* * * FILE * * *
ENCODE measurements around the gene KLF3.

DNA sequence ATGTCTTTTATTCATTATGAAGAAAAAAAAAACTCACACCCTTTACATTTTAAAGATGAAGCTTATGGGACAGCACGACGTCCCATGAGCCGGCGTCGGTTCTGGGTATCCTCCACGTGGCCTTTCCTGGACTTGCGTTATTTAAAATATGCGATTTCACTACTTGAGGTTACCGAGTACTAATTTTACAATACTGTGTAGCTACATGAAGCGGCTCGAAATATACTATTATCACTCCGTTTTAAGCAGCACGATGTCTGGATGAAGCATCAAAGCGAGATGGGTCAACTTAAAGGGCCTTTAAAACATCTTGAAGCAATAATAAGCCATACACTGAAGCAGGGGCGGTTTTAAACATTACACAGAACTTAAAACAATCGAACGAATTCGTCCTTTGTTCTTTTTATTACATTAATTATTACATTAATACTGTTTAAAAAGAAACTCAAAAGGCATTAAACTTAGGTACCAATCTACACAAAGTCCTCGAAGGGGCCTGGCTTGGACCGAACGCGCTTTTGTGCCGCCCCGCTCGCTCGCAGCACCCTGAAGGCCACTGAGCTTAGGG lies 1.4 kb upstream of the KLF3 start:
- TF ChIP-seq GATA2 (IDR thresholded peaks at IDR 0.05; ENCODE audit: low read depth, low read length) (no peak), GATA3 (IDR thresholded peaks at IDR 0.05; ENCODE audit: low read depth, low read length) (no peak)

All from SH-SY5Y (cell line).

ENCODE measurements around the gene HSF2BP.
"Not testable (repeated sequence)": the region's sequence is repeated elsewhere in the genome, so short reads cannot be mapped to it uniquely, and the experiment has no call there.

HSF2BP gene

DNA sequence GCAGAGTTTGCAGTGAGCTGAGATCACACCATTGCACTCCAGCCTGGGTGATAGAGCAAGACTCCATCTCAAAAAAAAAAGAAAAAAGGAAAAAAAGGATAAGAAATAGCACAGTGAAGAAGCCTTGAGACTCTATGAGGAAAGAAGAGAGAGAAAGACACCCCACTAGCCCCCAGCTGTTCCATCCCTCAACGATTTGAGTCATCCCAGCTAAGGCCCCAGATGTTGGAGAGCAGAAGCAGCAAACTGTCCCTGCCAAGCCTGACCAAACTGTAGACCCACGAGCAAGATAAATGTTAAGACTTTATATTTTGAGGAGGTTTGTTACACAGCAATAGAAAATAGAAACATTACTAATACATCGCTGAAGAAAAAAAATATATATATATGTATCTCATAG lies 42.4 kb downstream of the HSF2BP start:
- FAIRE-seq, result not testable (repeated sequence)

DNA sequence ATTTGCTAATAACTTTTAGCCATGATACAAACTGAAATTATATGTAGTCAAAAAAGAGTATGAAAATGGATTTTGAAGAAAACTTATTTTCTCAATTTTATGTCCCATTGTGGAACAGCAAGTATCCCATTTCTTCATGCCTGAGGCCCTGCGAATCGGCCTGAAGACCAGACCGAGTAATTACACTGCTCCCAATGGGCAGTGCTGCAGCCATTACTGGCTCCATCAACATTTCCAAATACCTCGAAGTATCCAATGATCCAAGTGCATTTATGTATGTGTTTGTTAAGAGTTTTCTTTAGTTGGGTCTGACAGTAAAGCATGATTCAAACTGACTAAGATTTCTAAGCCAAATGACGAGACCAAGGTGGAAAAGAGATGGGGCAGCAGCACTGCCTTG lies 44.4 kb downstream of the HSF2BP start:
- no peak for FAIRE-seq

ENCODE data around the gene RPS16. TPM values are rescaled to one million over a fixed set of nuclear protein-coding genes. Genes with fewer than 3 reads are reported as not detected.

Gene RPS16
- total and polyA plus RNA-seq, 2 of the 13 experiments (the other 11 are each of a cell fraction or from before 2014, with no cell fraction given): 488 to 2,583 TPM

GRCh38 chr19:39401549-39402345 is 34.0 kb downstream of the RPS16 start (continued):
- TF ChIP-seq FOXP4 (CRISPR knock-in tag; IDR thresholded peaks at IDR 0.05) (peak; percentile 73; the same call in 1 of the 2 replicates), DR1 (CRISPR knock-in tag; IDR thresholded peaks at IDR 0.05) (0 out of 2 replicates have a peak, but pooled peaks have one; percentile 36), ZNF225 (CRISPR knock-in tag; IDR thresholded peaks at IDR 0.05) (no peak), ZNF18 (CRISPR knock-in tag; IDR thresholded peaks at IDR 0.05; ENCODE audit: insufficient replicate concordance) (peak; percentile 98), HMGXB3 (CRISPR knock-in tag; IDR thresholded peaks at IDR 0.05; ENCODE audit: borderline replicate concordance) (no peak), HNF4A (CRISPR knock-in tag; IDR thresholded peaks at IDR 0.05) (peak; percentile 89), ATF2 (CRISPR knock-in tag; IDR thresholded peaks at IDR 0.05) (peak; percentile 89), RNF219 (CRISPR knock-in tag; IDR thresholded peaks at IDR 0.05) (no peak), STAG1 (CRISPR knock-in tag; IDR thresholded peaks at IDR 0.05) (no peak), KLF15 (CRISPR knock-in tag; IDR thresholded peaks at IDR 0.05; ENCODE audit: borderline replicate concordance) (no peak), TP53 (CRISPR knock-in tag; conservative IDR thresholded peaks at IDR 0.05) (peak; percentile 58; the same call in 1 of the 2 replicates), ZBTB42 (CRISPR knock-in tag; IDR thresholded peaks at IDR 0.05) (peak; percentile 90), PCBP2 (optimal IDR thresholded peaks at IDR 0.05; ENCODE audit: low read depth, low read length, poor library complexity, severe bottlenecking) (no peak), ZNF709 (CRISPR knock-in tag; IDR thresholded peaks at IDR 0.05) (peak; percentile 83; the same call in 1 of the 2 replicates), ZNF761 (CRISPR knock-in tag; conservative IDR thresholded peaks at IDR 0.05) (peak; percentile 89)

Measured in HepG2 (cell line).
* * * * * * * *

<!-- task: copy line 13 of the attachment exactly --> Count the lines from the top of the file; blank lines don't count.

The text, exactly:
Gene RPS16